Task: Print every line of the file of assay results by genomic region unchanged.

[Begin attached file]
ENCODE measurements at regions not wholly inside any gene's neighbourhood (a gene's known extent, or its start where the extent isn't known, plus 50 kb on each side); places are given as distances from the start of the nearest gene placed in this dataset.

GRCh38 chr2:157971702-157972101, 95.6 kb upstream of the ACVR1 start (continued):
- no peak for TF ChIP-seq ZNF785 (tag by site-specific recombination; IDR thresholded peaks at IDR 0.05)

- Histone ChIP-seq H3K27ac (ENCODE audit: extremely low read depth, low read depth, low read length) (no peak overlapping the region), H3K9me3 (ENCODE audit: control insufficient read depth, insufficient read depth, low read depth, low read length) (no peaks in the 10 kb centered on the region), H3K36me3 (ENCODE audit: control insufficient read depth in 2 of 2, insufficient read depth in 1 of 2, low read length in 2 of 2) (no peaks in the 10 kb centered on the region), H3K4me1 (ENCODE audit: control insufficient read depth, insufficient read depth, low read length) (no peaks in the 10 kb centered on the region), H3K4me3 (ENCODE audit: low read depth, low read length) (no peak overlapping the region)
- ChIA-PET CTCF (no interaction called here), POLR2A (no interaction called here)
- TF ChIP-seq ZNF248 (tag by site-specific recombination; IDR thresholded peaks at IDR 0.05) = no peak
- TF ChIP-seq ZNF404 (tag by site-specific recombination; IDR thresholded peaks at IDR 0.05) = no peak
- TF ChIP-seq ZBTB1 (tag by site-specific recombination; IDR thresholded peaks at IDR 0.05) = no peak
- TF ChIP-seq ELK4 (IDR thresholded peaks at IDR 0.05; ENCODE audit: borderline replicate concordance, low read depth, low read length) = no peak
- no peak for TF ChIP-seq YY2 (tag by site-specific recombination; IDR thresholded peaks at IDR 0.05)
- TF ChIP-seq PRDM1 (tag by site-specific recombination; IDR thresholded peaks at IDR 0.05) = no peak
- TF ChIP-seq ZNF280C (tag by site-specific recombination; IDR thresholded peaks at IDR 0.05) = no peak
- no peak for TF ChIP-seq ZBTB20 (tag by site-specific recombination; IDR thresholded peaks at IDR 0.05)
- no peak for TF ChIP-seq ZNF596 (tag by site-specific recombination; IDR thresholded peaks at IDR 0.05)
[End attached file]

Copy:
ENCODE measurements at regions not wholly inside any gene's neighbourhood (a gene's known extent, or its start where the extent isn't known, plus 50 kb on each side); places are given as distances from the start of the nearest gene placed in this dataset.

GRCh38 chr2:157971702-157972101, 95.6 kb upstream of the ACVR1 start (continued):
- no peak for TF ChIP-seq ZNF785 (tag by site-specific recombination; IDR thresholded peaks at IDR 0.05)

- Histone ChIP-seq H3K27ac (ENCODE audit: extremely low read depth, low read depth, low read length) (no peak overlapping the region), H3K9me3 (ENCODE audit: control insufficient read depth, insufficient read depth, low read depth, low read length) (no peaks in the 10 kb centered on the region), H3K36me3 (ENCODE audit: control insufficient read depth in 2 of 2, insufficient read depth in 1 of 2, low read length in 2 of 2) (no peaks in the 10 kb centered on the region), H3K4me1 (ENCODE audit: control insufficient read depth, insufficient read depth, low read length) (no peaks in the 10 kb centered on the region), H3K4me3 (ENCODE audit: low read depth, low read length) (no peak overlapping the region)
- ChIA-PET CTCF (no interaction called here), POLR2A (no interaction called here)
- TF ChIP-seq ZNF248 (tag by site-specific recombination; IDR thresholded peaks at IDR 0.05) = no peak
- TF ChIP-seq ZNF404 (tag by site-specific recombination; IDR thresholded peaks at IDR 0.05) = no peak
- TF ChIP-seq ZBTB1 (tag by site-specific recombination; IDR thresholded peaks at IDR 0.05) = no peak
- TF ChIP-seq ELK4 (IDR thresholded peaks at IDR 0.05; ENCODE audit: borderline replicate concordance, low read depth, low read length) = no peak
- no peak for TF ChIP-seq YY2 (tag by site-specific recombination; IDR thresholded peaks at IDR 0.05)
- TF ChIP-seq PRDM1 (tag by site-specific recombination; IDR thresholded peaks at IDR 0.05) = no peak
- TF ChIP-seq ZNF280C (tag by site-specific recombination; IDR thresholded peaks at IDR 0.05) = no peak
- no peak for TF ChIP-seq ZBTB20 (tag by site-specific recombination; IDR thresholded peaks at IDR 0.05)
- no peak for TF ChIP-seq ZNF596 (tag by site-specific recombination; IDR thresholded peaks at IDR 0.05)